As is so often the case, the solution to this puzzle of statutory construction comes from a consideration of the purposes of the statute. We find that the primary purpose of the statute here is to prevent and deter frivolous appeals. In the face of the rule that an unsuccessful litigant is entitled as of right to appeal the decision of a trial court to this Court, the legislature determined that some provision should be made to curb abuses of that right. That provision was the statutory penalty.

Seen in this light, we must look at the matter from the vantage point of the prospective appellant immediately after the rendition of the original judgment in the trial court. The provisions of Section 11-3-23 are a part of his decision making process at that time, for it is only at that time that any deterent effect of the statute logically may operate.

Considerations of fairness also compel this conclusion. The damages statute is highly penal in nature, as has been stated by this Court on a number of occasions. See, e.g., McKendrick v. Lyle Cashion Company, 234 Miss. 325, 340, 106 So.2d 509, 511 (1958); Entrican v. King, 289 So.2d 913, 914 (Miss. 1974); Lowicki v. Lowicki, 429 So.2d 917, 919 (Miss. 1983). It would be grossly unfair to increase the penalty after the appellant has perfected his appeal and set the appellate process in motion. In a very real sense, this would be the same as tripling the fine imposed upon conviction for a criminal offense and then applying that tripled fine to persons whose offenses were committed prior to the effective date of the act.

We have considered this question in Deas v. Andrews, 411 So.2d 1286, 1294 (Miss. 1982). In the Deas case, the trial court judgment was entered May 2, 1980, almost two months before the effective date of Chapter 533, Laws of 1980. The judgment of this Court affirming on the merits was entered March 31, 1982, well after the July 1, 1980, effective date. In the context of considering the precise legal question here presented, we said in Deas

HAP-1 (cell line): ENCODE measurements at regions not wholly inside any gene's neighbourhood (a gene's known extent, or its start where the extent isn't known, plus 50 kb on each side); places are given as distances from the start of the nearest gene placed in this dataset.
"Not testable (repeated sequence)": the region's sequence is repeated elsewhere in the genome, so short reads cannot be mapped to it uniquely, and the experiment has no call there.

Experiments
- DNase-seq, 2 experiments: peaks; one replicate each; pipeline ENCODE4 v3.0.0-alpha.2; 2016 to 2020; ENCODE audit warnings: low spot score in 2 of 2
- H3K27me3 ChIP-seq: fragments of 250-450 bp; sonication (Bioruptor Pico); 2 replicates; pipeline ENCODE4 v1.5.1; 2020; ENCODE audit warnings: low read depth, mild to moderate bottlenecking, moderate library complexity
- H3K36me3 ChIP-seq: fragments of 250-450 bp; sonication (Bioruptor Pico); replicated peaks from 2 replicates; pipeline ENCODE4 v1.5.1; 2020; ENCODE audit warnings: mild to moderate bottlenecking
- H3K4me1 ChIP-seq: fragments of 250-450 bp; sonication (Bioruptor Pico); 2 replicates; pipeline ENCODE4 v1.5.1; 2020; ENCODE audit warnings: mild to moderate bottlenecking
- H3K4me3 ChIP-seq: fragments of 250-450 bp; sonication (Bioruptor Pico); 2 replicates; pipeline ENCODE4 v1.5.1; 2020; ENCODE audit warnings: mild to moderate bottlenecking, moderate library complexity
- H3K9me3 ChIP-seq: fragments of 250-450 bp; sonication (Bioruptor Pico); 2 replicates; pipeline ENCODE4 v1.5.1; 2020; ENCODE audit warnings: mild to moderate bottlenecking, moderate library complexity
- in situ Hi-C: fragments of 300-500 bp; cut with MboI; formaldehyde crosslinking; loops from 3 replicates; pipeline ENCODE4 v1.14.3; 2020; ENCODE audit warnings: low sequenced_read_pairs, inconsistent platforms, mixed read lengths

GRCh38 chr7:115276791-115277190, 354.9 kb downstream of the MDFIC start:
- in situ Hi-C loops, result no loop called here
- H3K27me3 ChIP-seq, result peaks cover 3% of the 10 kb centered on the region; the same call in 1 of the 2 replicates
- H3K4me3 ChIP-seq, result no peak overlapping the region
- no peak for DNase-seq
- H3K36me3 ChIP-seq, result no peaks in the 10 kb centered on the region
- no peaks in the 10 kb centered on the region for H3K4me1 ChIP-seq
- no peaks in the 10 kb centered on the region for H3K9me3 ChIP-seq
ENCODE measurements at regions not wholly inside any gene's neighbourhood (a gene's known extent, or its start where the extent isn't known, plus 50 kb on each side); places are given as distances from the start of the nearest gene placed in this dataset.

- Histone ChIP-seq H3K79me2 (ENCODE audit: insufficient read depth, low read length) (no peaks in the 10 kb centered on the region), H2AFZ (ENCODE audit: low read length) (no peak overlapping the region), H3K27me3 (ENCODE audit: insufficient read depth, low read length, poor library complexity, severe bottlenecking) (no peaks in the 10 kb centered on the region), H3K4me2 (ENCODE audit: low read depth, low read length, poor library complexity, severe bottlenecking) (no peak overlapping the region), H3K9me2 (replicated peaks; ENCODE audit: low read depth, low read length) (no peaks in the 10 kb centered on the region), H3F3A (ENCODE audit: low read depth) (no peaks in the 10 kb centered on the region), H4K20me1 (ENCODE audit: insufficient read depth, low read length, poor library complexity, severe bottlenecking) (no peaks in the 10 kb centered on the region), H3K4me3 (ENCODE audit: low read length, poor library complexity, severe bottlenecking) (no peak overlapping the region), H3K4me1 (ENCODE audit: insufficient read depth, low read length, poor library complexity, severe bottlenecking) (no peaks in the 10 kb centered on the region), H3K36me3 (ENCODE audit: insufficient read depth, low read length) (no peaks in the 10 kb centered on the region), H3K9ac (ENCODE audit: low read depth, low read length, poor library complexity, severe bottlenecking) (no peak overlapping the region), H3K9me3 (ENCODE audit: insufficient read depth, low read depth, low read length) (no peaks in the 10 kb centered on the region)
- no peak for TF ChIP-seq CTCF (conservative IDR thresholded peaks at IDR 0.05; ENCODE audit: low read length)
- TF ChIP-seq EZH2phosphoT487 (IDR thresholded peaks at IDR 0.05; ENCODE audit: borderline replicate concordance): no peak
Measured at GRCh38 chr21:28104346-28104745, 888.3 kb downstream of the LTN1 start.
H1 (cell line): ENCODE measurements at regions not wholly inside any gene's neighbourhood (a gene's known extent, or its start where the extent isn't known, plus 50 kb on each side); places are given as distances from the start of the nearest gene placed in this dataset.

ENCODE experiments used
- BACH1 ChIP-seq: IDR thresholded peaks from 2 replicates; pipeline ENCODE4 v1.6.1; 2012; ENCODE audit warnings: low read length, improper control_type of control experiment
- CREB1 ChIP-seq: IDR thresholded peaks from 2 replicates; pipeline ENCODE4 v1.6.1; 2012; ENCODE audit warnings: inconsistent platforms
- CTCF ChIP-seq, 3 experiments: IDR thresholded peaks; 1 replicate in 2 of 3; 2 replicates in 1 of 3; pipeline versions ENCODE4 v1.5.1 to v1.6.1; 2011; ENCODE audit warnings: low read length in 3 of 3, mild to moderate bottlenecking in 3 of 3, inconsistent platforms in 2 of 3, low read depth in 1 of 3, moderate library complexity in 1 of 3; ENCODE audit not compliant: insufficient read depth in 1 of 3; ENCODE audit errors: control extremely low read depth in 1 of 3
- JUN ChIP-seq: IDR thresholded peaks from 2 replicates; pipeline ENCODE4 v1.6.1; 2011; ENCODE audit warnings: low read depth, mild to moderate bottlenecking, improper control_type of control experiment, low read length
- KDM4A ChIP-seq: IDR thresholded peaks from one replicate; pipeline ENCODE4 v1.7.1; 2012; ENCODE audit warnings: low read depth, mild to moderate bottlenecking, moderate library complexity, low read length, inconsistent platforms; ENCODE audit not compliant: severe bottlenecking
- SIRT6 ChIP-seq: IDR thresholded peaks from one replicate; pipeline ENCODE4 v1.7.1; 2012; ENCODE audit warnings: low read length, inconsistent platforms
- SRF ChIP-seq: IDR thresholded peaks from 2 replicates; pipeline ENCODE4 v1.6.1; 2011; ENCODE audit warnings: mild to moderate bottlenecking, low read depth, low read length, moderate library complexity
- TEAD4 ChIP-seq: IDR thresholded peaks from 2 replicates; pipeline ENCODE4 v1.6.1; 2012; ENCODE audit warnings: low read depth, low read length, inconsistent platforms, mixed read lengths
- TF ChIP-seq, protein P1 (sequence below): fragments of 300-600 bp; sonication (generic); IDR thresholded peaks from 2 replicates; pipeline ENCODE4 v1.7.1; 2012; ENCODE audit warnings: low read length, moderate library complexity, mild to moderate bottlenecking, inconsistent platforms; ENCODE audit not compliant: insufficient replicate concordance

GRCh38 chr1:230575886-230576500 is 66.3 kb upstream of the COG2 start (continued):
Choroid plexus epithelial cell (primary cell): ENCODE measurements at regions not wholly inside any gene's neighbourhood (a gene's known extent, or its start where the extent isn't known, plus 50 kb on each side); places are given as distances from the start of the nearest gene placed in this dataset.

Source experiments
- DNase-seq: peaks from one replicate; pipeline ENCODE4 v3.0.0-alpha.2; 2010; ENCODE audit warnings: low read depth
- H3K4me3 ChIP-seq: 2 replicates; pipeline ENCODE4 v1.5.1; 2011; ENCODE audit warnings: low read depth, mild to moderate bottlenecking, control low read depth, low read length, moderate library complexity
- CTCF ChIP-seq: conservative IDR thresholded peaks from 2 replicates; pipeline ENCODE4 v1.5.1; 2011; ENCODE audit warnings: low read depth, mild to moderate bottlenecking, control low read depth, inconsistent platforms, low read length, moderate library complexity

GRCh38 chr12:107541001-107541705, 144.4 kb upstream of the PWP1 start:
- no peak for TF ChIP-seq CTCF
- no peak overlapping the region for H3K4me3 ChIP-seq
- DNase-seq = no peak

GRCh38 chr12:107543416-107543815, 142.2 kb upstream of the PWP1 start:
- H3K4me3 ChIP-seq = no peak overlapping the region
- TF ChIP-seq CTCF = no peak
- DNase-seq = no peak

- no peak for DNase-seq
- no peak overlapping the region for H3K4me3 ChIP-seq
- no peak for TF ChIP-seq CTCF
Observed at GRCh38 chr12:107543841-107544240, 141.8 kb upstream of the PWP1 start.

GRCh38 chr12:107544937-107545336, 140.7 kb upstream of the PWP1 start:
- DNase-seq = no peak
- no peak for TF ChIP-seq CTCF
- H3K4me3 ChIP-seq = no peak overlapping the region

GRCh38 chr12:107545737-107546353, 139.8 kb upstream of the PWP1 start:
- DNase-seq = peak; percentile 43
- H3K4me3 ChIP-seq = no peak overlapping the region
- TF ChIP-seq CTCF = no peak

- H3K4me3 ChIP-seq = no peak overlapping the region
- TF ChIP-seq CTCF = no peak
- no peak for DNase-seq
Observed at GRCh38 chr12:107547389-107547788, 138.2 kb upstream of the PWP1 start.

This Court fines and adjudges that, under the said terms of amended statute, the amendment increasing the amount of damages does not, under its terms, apply to the judgment in the present case which was entered and filed with the clerk of said Circuit Court of Harrison County on May 2, 1980. 411 So.2d at 1294.

The Court then sustained the motion to assess statutory damages at the rate of 5%, applying the statute as it was in effect on May 2, 1980, the date of the trial court's judgment.

The answer to Certified Question No. 2 is that the five percent (5%) penalty applies to both judgments as entered on May 2, 1979.



Summaries of

Walters v. Inexco Oil Co.

Supreme Court of Mississippi
Nov 16, 1983
440 So. 2d 268 (Miss. 1983)
Case details for

Walters v. Inexco Oil Co.

Case Details

Full title:Nevel A. WALTERS and Mrs. Delphia Walters, Appellants, v. INEXCO OIL…

Court:Supreme Court of Mississippi

Date published: Nov 16, 1983


440 So. 2d 268 (Miss. 1983)